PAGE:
It’s been reported in our yesterday’s edition that personnel of The Gambia Immigration Department during a routine border patrol around Farafenni have impounded over 20 motorcycles used to smuggle people into the country despite the ban amid covid-19 lockdown.
Earlier on, during a similar patrol they’ve also intercepted two trucks loaded with merchandise in the Fonis heading to Senegal.
We all know that smuggling be it in person or goods represent one of the great challenges to both national and international security. Annually, millions of people and merchandise are smuggled across international borders. Most of the people who resort to these awful moves either want to evade existing national and international controls and limitations on commerce and criminal behaviour. It therefore poses serious threat to the security of individuals, states, and even the international community, and must be minimised or stopped to the greatest extent possible.
Smuggling has represented a threat to national and international security ever since national borders emerged and the international system was established.
We wish to commend the GID and all the sister security forces for their absolute and determination to enforce this presidential declaration to the latter. We also want to remind people involved in this awful and nefarious act to always put the health of the populace above personal gains.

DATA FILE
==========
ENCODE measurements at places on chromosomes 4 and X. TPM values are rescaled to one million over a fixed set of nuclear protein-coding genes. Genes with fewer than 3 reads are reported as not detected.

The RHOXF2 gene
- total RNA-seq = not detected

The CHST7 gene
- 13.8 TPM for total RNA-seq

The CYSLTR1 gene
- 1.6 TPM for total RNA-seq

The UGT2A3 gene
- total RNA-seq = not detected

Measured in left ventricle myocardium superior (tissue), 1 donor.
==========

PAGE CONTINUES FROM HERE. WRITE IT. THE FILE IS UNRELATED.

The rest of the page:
Since the outbreak of covid-19, which is now declared a global pandemic, nations across the globe are putting particular emphasis in securing their borders to make sure that the safety and health of their citizens is guaranteed at all cost.
Senegal has a significant number of people who are reported to have contracted the deadly virus. Therefore, ferrying people or merchandise across our porous borders doesn’t only pose security threat but health as well, as one cannot ascertain the health condition of those being smuggled into the country.
No country in the world is immune to such illegal activity. Perhaps the main reasons for its existence and persistence are in the ineradicable human greed for money, and the impossibility of establishing airtight borders in increasingly open societies.
We must all put our collective responsibility to stem the flow of people and merchandise during this lockdown period.
We once again commend the personnel of the Gambia security apparatus for their hard work in enforcing this presidential declaration.
“We never want to expand our borders... but I can say that our security forces and defence forces possess all the might to protect our borders.”